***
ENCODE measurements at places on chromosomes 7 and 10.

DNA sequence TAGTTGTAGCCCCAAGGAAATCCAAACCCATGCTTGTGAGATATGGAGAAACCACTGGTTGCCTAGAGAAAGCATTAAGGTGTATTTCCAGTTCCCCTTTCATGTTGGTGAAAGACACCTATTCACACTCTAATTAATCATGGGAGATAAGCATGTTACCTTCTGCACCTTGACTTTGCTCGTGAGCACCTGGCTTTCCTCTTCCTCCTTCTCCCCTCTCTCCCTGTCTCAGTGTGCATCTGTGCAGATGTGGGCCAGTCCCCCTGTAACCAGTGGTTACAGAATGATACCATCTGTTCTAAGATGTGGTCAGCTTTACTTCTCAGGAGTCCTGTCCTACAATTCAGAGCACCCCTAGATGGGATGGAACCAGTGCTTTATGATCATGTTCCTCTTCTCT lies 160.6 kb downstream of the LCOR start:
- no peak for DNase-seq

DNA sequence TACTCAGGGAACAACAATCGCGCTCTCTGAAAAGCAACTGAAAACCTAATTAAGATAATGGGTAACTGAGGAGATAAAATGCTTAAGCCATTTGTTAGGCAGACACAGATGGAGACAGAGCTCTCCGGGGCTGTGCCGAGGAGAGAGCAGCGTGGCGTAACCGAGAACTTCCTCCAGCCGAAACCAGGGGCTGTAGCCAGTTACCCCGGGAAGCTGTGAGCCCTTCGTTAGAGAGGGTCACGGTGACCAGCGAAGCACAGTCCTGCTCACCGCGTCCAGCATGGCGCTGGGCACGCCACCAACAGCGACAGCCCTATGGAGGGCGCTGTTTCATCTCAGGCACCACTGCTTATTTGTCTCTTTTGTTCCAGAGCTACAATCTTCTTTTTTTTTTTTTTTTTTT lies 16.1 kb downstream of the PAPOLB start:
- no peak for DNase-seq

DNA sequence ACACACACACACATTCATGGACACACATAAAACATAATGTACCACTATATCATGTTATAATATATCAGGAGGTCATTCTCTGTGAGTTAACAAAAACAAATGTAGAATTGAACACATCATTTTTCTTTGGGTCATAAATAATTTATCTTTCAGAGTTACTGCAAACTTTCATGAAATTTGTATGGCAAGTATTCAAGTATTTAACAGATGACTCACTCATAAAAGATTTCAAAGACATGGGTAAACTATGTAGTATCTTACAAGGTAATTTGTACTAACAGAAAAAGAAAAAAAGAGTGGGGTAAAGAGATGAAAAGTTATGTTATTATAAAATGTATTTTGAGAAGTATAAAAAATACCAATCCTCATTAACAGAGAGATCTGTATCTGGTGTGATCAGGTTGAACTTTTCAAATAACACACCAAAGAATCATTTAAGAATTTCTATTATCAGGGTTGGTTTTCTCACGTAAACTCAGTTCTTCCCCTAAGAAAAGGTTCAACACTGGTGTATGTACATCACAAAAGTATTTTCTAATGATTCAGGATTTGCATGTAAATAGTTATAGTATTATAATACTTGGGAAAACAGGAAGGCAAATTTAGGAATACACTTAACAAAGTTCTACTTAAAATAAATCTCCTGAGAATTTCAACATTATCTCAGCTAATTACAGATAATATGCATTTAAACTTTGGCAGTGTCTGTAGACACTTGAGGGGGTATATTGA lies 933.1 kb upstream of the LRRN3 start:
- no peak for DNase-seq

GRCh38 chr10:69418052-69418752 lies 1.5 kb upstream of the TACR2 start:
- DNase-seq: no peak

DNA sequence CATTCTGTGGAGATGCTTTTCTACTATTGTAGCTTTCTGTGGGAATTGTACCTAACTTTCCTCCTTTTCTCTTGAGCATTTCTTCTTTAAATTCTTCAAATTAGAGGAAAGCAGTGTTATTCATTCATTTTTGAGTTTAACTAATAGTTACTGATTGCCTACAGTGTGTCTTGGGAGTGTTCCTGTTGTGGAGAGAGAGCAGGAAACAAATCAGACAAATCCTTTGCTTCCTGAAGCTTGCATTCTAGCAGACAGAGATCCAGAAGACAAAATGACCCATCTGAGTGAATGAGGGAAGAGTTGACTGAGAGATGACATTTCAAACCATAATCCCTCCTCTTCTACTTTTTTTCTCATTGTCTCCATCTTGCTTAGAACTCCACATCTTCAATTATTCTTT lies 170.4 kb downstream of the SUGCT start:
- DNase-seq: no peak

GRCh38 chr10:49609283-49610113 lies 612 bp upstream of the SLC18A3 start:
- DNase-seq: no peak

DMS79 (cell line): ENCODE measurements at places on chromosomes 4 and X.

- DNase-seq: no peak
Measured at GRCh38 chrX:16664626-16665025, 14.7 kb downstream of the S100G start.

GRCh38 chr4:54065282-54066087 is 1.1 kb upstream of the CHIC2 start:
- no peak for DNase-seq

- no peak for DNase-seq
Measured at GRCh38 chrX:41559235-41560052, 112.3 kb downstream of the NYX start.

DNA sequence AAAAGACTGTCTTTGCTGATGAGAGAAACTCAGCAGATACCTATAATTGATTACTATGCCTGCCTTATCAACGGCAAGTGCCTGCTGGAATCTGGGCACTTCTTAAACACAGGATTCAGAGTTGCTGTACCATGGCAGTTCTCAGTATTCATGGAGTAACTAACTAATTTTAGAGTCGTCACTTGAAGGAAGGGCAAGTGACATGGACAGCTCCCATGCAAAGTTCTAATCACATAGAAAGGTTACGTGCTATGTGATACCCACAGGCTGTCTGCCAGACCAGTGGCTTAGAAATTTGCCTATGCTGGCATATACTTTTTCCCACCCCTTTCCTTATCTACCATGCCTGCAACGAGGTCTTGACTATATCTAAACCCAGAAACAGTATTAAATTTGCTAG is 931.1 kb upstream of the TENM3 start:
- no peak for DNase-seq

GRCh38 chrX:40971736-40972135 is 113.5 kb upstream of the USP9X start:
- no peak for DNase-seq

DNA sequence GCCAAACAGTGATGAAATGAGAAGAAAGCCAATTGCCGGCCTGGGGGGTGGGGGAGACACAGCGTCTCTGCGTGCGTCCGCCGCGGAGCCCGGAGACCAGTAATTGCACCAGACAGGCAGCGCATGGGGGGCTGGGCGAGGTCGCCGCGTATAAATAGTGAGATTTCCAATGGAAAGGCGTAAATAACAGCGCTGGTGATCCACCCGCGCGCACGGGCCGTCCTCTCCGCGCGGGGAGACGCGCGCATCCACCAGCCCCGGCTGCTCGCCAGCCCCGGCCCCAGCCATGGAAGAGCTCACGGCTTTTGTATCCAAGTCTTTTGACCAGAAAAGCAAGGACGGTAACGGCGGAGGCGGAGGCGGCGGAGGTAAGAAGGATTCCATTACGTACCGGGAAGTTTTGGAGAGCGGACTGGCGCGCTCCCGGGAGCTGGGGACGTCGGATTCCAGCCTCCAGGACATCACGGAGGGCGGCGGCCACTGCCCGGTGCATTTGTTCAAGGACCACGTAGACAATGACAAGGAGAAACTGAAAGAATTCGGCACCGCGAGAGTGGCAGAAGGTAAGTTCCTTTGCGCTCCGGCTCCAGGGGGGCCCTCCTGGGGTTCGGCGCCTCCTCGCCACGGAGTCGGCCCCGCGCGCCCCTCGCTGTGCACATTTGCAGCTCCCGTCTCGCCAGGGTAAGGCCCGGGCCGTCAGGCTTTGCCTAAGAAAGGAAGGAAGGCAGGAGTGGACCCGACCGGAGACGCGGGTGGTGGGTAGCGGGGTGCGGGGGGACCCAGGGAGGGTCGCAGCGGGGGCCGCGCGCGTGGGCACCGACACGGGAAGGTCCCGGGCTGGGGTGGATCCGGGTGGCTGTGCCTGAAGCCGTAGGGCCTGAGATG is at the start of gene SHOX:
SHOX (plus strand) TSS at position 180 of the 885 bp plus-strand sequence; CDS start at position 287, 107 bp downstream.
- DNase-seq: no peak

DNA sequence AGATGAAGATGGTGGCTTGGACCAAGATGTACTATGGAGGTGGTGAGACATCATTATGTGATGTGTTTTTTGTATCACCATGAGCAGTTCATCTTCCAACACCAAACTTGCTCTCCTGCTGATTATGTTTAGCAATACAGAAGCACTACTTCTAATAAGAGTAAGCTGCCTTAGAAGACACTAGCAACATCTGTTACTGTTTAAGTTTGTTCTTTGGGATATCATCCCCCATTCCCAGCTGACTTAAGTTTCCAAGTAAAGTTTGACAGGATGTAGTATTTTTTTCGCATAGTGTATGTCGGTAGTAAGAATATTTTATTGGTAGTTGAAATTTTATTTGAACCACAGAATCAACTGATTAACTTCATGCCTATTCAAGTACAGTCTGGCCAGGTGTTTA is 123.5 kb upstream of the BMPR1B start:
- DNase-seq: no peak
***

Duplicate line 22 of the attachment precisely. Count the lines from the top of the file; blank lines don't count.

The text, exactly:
- no peak for DNase-seq